Aaron Widmar
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Take Control of the Wheel: 8 Tips to Overcome Driving Anxiety

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Worried, scared man looking backward while driving with anxiety

While driving around town is a fairly uneventful activity most of the time, there are situations where you may feel anxious behind the wheel — especially if you recently experienced an accident, are still learning to drive, have a new car, or are somewhere unfamiliar.

While we at The News Wheel are certainly not medical authorities — and we recommend you see a specialist if you suffer from a debilitating phobia of driving — hopefully these coaching suggestions from experts like Choosing Therapy and the Hypnosis Motivation Institute will ease the tension you sometimes experience if you get nervous when behind the wheel.

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Control your anxiety while driving by trying these simple techniques

Practice breathing: Mastering deep, controlled breathing from the diaphragm will allow more air into your lungs when you begin to panic and will keep you from becoming lightheaded.

Reduce distractions/stressors: If your car is filled with garbage, aggressive music, talkative passengers, or unsettling engine noises, you’re going to become tense just by being in the car. Make your environment one that soothes — not compounds — your driving anxiety. Play peaceful music, de-clutter your car frequently, and drive with someone you trust.

Affirmations: Don’t let your thoughts get the better of you. Maintain control of your attitude by practicing positive self-talk. Avoid getting caught up in harmful inner dialogues and instead affirm that you’re in control behind the wheel. After all, you’re the one who chooses where the car goes.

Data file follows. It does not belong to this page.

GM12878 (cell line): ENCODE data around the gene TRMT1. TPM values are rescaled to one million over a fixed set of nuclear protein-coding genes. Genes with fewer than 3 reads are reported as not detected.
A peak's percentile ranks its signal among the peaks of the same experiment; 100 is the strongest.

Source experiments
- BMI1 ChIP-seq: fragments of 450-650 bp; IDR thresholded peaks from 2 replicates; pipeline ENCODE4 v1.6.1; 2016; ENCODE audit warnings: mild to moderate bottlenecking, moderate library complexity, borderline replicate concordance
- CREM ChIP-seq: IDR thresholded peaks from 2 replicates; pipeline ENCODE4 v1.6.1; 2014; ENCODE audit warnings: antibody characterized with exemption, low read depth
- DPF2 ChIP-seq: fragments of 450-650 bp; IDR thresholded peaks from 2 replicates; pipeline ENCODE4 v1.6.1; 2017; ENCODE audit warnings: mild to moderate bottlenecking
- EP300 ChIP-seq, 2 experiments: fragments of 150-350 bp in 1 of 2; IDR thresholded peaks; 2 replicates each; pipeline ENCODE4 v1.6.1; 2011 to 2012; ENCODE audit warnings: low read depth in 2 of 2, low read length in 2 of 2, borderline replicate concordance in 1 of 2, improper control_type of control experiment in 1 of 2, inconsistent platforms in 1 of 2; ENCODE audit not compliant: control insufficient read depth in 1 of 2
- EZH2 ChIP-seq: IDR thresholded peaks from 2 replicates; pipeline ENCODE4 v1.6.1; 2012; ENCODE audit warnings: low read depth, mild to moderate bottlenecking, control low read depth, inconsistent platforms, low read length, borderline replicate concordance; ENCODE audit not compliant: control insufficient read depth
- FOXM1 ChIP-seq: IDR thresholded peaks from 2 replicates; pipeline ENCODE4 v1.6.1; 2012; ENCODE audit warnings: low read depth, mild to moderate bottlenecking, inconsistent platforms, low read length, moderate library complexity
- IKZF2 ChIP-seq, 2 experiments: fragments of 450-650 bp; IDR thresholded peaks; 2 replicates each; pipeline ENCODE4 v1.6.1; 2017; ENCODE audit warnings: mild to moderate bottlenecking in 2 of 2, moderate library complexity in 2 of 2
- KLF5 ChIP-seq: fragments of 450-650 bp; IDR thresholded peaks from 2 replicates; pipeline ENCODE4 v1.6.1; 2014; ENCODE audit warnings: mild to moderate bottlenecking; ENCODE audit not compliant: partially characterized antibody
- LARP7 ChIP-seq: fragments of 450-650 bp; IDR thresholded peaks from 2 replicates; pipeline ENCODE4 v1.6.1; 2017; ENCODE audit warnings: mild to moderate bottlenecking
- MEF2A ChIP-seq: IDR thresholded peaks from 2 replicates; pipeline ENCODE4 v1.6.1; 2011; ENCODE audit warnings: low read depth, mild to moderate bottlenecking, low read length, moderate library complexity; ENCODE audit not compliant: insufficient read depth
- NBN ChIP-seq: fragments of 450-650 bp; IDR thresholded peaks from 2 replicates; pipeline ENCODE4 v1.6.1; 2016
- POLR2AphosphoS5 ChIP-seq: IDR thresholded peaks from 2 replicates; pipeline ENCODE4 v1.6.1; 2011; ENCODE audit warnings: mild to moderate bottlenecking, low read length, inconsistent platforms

Stay loose: Keep your body relaxed and learn to loosen up whenever you feel yourself becoming tense. Deliberately let your tightened muscles go limp and unwind. Just don’t take your hands off the steering wheel!

Write it out: List out what specifically scares you about driving and then confront the reasons you feel anxious. Perhaps there are some influences you can avoid or improve.

Improve the route: Avoid crowded or busy streets/highways, even if it means lengthening your commute. Drive in calm neighborhoods at slow speeds to avoid stressful situations; also avoid commuting during prime traffic hours.

Familiarize: Take time to sit in the car even if you’re not driving it anywhere. Becoming comfortable in your car reduces those feeling of panic you associate with the vehicle.

Other factors: Perhaps your anxiety around driving isn’t being caused by the driving itself, but rather by factors outside the car. For instance, you consume an excess of caffeine beforehand, don’t like the job you’re driving to, or don’t like the city you live in. Find ways to curb these stressors too. Maybe it’s time for a lifestyle change?

If these techniques don’t improve your experience behind the wheel, consult a medical specialist about more drastic solutions like therapy or medication.

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